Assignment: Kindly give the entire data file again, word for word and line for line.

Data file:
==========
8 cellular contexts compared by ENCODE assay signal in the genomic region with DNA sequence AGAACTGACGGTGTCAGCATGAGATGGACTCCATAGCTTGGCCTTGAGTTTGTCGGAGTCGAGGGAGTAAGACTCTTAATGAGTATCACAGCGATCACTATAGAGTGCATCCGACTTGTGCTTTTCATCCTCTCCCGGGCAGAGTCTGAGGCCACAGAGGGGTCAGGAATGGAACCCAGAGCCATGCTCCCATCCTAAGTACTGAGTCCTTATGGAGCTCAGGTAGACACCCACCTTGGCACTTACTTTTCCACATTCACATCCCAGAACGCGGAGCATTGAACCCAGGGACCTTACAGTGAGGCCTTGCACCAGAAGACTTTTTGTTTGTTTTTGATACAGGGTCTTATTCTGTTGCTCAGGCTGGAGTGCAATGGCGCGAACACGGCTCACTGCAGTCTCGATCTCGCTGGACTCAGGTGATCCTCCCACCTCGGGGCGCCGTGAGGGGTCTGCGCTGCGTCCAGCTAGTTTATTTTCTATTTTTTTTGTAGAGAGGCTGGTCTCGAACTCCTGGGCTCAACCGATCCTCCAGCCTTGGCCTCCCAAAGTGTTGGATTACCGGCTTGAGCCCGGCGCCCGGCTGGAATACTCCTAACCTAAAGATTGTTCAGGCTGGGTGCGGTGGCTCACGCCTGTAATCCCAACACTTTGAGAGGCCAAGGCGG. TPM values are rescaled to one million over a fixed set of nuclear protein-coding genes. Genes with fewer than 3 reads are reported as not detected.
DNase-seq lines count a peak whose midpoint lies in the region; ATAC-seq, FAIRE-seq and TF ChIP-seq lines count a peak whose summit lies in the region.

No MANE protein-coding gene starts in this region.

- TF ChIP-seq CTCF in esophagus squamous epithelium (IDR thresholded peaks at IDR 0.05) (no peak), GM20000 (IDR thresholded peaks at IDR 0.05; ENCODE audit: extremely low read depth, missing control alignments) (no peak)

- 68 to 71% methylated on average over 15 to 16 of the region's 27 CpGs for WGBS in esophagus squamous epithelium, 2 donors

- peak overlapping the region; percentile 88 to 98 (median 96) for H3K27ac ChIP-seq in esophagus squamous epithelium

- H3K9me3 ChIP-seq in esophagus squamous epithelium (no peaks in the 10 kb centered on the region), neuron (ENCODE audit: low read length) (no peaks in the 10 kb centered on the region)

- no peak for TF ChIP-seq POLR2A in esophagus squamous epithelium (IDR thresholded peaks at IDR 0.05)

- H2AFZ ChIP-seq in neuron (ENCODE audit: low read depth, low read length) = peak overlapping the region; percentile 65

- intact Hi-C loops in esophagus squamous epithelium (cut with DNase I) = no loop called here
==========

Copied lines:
8 cellular contexts compared by ENCODE assay signal in the genomic region with DNA sequence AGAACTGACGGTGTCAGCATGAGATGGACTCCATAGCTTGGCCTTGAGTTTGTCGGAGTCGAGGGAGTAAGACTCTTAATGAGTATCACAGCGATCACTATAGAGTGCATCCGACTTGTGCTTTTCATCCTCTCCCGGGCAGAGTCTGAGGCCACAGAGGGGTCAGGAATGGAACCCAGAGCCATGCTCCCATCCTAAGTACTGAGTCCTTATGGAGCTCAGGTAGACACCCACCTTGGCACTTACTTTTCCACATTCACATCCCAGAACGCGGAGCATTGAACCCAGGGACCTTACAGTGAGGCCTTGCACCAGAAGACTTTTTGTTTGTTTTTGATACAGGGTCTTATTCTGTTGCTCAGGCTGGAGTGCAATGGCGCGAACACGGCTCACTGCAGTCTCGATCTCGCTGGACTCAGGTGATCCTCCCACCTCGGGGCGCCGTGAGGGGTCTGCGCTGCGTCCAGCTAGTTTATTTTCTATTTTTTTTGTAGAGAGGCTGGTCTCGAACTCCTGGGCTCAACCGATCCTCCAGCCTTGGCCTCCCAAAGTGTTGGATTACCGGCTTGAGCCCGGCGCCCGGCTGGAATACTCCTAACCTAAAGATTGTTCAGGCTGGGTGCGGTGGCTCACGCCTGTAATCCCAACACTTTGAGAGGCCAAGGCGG. TPM values are rescaled to one million over a fixed set of nuclear protein-coding genes. Genes with fewer than 3 reads are reported as not detected.
DNase-seq lines count a peak whose midpoint lies in the region; ATAC-seq, FAIRE-seq and TF ChIP-seq lines count a peak whose summit lies in the region.

No MANE protein-coding gene starts in this region.

- TF ChIP-seq CTCF in esophagus squamous epithelium (IDR thresholded peaks at IDR 0.05) (no peak), GM20000 (IDR thresholded peaks at IDR 0.05; ENCODE audit: extremely low read depth, missing control alignments) (no peak)

- 68 to 71% methylated on average over 15 to 16 of the region's 27 CpGs for WGBS in esophagus squamous epithelium, 2 donors

- peak overlapping the region; percentile 88 to 98 (median 96) for H3K27ac ChIP-seq in esophagus squamous epithelium

- H3K9me3 ChIP-seq in esophagus squamous epithelium (no peaks in the 10 kb centered on the region), neuron (ENCODE audit: low read length) (no peaks in the 10 kb centered on the region)

- no peak for TF ChIP-seq POLR2A in esophagus squamous epithelium (IDR thresholded peaks at IDR 0.05)

- H2AFZ ChIP-seq in neuron (ENCODE audit: low read depth, low read length) = peak overlapping the region; percentile 65

- intact Hi-C loops in esophagus squamous epithelium (cut with DNase I) = no loop called here